Anatomy of an Action Item

Meaningful change in an organization often comes with making small tweaks or modifications to basic practices. Workers everywhere are familiar with the ubiquitous action item. We create them for ourselves. We leave meetings with them. We categorize and organize them. Often, we peruse them and speculate creatively about how we’ll deal with them.

Creating efficient and effective action items starts by unpacking what constitutes an action item – its anatomy, if you will. If all parts are present, an action item behaves predictably and anyone reviewing it knows what it does. When a part is missing, ambiguity creeps in, and the action is left incomplete or miscommunicated.

Let’s unpack.

An action item has five required parts.

  1. A description of the action itself
  2. The individual responsible for the action
  3. The specific criteria defining the action’s completion
  4. A deadline proscribing when the action is to be completed
  5. The manner by which completion is reported.

How does it work? Let’s dive in.

Action Description

An action’s core, expectedly, is the action itself, which means we need a verb. Make it the phrase’s first word. Examples:

  • Submit the TPS report.
  • Schedule the shareholder meeting.
  • Complete mockups for the new website.
  • Post today’s sales goals to Twitter.

A well-formed action description balances brevity and detail. A good gauge is asking the question, ‘If I hand off this action item to someone who didn’t write it, will he/she be able to complete it?’ If ‘yes,’ it’s likely descriptive enough. If not, refine it.

Who’s Responsible?

Action items often involve efforts from multiple people or inputs, particularly for complex tasks. An action item, however, requires a single point of contact – an action-item owner – to take responsibility. So be sure to identify an owner. The owner is accountable for the action’s every aspect, and for communicating its status and completion.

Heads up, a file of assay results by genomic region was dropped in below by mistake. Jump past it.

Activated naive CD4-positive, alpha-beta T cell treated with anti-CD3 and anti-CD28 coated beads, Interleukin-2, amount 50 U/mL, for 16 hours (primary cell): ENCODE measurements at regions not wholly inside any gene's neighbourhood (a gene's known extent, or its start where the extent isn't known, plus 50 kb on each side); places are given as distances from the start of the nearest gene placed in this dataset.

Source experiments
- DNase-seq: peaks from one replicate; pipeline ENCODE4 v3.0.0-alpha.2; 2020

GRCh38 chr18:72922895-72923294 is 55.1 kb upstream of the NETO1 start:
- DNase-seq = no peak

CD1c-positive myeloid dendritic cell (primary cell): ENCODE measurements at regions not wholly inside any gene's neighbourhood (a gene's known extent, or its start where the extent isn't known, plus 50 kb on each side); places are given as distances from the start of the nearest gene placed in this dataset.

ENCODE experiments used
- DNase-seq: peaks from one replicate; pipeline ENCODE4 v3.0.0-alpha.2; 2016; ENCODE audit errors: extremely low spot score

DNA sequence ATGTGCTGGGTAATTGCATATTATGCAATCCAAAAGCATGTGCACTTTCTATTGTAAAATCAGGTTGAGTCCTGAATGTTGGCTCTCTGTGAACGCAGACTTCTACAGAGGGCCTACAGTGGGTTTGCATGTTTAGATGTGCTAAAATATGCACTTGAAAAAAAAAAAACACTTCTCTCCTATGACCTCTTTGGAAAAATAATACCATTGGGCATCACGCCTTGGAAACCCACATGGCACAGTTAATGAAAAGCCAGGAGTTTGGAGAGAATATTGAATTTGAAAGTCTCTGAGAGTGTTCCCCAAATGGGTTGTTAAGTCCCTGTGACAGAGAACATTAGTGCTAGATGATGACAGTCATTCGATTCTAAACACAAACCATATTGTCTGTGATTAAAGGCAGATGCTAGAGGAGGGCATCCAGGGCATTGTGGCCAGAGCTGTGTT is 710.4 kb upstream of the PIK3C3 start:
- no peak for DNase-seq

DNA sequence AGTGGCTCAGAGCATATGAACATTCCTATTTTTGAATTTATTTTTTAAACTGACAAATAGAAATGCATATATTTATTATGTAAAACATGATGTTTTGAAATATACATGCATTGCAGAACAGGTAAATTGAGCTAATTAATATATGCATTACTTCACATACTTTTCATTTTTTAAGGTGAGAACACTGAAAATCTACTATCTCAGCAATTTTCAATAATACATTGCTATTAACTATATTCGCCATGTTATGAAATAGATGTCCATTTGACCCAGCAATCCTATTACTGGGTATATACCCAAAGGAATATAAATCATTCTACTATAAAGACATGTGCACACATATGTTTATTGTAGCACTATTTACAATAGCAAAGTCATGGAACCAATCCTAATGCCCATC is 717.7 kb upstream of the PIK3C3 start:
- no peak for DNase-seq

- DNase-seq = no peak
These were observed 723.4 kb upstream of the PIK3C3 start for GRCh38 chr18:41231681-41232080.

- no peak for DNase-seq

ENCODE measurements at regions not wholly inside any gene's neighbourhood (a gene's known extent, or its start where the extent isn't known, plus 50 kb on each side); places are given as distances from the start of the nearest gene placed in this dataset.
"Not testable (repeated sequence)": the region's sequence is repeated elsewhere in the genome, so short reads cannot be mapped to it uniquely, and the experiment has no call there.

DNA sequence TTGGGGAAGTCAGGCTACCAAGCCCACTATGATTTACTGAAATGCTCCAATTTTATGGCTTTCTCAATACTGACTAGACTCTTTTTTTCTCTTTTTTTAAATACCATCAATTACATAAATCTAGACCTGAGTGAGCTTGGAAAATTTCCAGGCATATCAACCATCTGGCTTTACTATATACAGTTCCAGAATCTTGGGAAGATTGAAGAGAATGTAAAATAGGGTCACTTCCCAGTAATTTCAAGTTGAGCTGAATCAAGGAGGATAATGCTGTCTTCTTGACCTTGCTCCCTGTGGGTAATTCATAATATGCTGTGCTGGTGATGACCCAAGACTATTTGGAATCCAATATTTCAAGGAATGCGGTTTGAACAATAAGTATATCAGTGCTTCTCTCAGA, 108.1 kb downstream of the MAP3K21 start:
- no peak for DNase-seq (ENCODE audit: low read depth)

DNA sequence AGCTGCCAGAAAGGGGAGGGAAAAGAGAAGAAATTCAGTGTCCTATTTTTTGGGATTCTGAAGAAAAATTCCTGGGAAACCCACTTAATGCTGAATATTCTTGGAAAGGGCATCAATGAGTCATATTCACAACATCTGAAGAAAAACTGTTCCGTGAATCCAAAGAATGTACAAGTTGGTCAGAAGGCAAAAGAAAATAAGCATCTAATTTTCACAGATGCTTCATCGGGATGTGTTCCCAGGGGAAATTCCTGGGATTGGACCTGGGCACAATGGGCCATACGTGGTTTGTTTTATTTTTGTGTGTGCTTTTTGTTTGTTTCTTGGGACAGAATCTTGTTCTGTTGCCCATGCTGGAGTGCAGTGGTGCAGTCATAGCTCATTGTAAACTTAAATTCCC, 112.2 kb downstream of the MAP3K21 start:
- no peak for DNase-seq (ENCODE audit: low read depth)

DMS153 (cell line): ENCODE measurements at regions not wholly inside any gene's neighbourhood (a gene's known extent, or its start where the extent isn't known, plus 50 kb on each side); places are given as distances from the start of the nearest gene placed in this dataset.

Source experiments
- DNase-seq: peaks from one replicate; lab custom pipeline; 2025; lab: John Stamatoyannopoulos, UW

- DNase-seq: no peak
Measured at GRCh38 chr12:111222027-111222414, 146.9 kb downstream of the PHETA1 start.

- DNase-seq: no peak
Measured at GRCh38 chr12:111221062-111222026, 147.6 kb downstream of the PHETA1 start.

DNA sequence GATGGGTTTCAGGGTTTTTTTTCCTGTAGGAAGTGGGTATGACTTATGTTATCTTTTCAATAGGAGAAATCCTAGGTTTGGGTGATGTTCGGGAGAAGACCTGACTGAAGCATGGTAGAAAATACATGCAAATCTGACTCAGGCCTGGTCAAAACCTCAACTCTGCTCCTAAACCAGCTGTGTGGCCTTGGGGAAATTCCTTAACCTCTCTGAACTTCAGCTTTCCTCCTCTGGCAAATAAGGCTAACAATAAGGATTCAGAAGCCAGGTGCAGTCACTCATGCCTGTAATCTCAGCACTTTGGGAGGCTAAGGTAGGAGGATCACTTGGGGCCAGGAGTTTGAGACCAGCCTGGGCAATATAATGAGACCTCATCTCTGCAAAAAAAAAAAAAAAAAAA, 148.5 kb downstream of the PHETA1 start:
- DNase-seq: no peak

How Do We Know It’s Done?

We know an action item is complete when we can answer the following questions:

  1. What are the stopping rules? How do we know what constitutes a “completed” item?
  2. How do we know when the action has been completed correctly?

Some tasks are more freeform, so it’s important to identify when to stop. With actions like ‘Generate a list of …,’ list concrete expectations. Also, what criteria determine when the action is completed successfully? Make it clear if a particular procedure, method, or approach is required to execute.

Deadlines, Deadlines, Deadlines…

Everyone knows about them, but deadlines often are missed after leaving a meeting. When should the action be completed? The owner is responsible for keeping work on track and committing to the deadline. Be as specific as you can. There are two primary deadline types:

  1. Closed-ended action: It has a well-defined stopping point. The short-term deadline has a date and time. The longer-term deadline may provide a date only, and assume that the deadline falls at the close of the business day.
  2. Open-ended action: These types (‘Collect research on…,’ for example) may be ongoing and don’t provide a clear date or time by when the task is to be completed. Here, it’s tempting to skirt accountability and specify no deadline at all. Resist. The open-ended action should be clear about when the relevant people – action-item owner, output recipients, and anyone critical to task completion – revisit action progress, and decide when to move forward.